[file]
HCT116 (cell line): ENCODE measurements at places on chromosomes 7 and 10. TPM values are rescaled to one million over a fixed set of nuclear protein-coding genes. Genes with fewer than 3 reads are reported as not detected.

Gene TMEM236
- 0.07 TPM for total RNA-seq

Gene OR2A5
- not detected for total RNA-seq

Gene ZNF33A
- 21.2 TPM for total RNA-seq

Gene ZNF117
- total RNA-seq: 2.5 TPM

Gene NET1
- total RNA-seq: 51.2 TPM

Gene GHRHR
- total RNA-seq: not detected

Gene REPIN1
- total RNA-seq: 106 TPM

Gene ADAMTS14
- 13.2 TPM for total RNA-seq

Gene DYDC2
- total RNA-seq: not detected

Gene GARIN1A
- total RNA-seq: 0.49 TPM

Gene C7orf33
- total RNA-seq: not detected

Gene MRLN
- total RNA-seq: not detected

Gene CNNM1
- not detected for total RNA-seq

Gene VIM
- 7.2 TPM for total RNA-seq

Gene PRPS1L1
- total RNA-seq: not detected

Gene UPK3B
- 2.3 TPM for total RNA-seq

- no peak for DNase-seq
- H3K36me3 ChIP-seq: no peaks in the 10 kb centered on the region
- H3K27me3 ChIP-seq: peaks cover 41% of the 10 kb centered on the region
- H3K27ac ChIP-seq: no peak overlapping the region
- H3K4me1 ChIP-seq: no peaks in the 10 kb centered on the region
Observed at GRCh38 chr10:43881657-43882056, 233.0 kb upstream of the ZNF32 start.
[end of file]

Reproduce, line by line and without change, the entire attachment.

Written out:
HCT116 (cell line): ENCODE measurements at places on chromosomes 7 and 10. TPM values are rescaled to one million over a fixed set of nuclear protein-coding genes. Genes with fewer than 3 reads are reported as not detected.

Gene TMEM236
- 0.07 TPM for total RNA-seq

Gene OR2A5
- not detected for total RNA-seq

Gene ZNF33A
- 21.2 TPM for total RNA-seq

Gene ZNF117
- total RNA-seq: 2.5 TPM

Gene NET1
- total RNA-seq: 51.2 TPM

Gene GHRHR
- total RNA-seq: not detected

Gene REPIN1
- total RNA-seq: 106 TPM

Gene ADAMTS14
- 13.2 TPM for total RNA-seq

Gene DYDC2
- total RNA-seq: not detected

Gene GARIN1A
- total RNA-seq: 0.49 TPM

Gene C7orf33
- total RNA-seq: not detected

Gene MRLN
- total RNA-seq: not detected

Gene CNNM1
- not detected for total RNA-seq

Gene VIM
- 7.2 TPM for total RNA-seq

Gene PRPS1L1
- total RNA-seq: not detected

Gene UPK3B
- 2.3 TPM for total RNA-seq

- no peak for DNase-seq
- H3K36me3 ChIP-seq: no peaks in the 10 kb centered on the region
- H3K27me3 ChIP-seq: peaks cover 41% of the 10 kb centered on the region
- H3K27ac ChIP-seq: no peak overlapping the region
- H3K4me1 ChIP-seq: no peaks in the 10 kb centered on the region
Observed at GRCh38 chr10:43881657-43882056, 233.0 kb upstream of the ZNF32 start.